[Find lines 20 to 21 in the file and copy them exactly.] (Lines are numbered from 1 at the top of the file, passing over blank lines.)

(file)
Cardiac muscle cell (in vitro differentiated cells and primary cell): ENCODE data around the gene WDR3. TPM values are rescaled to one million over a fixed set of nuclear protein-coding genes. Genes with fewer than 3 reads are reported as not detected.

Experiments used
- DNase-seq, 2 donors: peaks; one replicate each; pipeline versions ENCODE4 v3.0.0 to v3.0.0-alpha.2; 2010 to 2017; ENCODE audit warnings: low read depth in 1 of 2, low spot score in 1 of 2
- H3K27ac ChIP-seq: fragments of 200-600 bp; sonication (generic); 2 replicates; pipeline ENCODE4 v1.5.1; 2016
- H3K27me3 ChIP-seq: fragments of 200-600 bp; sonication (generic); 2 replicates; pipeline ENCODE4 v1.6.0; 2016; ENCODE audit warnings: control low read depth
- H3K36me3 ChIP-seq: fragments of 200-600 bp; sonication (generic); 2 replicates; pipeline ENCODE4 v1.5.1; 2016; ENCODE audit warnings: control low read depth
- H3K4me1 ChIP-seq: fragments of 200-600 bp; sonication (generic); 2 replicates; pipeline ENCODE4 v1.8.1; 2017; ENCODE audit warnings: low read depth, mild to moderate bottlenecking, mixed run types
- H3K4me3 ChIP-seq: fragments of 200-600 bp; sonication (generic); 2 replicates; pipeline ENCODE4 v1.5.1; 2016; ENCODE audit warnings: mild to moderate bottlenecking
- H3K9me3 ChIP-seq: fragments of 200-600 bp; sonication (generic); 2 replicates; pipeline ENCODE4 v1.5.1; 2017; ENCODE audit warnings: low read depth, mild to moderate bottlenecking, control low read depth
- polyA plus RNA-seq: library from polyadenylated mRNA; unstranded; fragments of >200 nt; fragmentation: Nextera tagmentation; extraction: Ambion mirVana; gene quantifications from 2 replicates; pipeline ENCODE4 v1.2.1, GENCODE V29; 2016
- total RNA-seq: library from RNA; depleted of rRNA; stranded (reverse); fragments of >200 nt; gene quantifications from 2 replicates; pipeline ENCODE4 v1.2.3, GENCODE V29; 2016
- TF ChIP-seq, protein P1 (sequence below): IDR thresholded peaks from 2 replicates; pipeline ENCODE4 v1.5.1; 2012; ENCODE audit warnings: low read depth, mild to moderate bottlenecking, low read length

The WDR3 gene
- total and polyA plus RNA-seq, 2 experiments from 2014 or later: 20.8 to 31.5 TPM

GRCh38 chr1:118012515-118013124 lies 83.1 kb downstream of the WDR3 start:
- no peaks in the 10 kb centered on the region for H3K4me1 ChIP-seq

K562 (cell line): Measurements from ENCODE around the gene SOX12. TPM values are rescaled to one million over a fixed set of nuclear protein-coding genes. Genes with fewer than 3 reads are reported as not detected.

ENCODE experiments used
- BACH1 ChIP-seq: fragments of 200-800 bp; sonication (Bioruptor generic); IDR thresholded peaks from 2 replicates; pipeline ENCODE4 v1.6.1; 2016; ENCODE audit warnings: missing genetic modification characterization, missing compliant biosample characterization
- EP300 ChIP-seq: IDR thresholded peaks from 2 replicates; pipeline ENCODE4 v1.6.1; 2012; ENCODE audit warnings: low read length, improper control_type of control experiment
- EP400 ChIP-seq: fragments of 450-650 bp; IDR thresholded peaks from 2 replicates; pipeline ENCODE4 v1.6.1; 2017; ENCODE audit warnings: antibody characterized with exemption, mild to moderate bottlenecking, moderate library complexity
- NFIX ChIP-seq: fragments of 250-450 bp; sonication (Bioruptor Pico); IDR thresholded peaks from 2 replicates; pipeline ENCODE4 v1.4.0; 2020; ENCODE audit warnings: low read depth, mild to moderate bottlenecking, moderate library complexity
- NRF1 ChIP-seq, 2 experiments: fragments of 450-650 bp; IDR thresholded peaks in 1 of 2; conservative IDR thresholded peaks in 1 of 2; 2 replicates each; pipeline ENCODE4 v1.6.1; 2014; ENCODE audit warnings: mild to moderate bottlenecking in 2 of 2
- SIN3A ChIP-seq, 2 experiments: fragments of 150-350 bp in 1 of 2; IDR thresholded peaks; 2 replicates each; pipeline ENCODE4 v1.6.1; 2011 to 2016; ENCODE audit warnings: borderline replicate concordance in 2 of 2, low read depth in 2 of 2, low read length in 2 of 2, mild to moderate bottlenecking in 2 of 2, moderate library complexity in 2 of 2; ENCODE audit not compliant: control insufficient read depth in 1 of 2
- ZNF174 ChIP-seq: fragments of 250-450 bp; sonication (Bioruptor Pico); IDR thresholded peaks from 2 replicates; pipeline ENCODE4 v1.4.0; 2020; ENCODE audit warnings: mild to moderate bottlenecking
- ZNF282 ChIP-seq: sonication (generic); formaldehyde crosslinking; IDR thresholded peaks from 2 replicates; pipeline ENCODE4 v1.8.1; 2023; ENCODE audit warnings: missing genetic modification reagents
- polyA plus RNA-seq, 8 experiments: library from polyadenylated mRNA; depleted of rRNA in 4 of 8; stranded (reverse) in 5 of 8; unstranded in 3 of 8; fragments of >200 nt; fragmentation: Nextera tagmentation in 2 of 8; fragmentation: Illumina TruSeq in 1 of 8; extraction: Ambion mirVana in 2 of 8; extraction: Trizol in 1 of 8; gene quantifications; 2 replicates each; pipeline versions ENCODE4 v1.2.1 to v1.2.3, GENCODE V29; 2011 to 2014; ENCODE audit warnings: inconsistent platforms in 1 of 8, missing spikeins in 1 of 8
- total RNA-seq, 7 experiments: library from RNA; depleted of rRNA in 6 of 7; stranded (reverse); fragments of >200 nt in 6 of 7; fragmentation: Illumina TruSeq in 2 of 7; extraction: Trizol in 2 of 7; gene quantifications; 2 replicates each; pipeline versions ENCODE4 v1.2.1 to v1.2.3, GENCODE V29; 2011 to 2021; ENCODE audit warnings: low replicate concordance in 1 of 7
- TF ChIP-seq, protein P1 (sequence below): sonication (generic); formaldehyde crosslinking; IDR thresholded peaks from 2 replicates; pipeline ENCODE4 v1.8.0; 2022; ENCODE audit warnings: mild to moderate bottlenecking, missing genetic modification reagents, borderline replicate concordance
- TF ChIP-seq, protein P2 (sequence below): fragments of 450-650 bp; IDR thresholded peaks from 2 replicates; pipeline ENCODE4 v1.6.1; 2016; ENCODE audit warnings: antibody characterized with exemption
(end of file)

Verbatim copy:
- EP300 ChIP-seq: IDR thresholded peaks from 2 replicates; pipeline ENCODE4 v1.6.1; 2012; ENCODE audit warnings: low read length, improper control_type of control experiment
- EP400 ChIP-seq: fragments of 450-650 bp; IDR thresholded peaks from 2 replicates; pipeline ENCODE4 v1.6.1; 2017; ENCODE audit warnings: antibody characterized with exemption, mild to moderate bottlenecking, moderate library complexity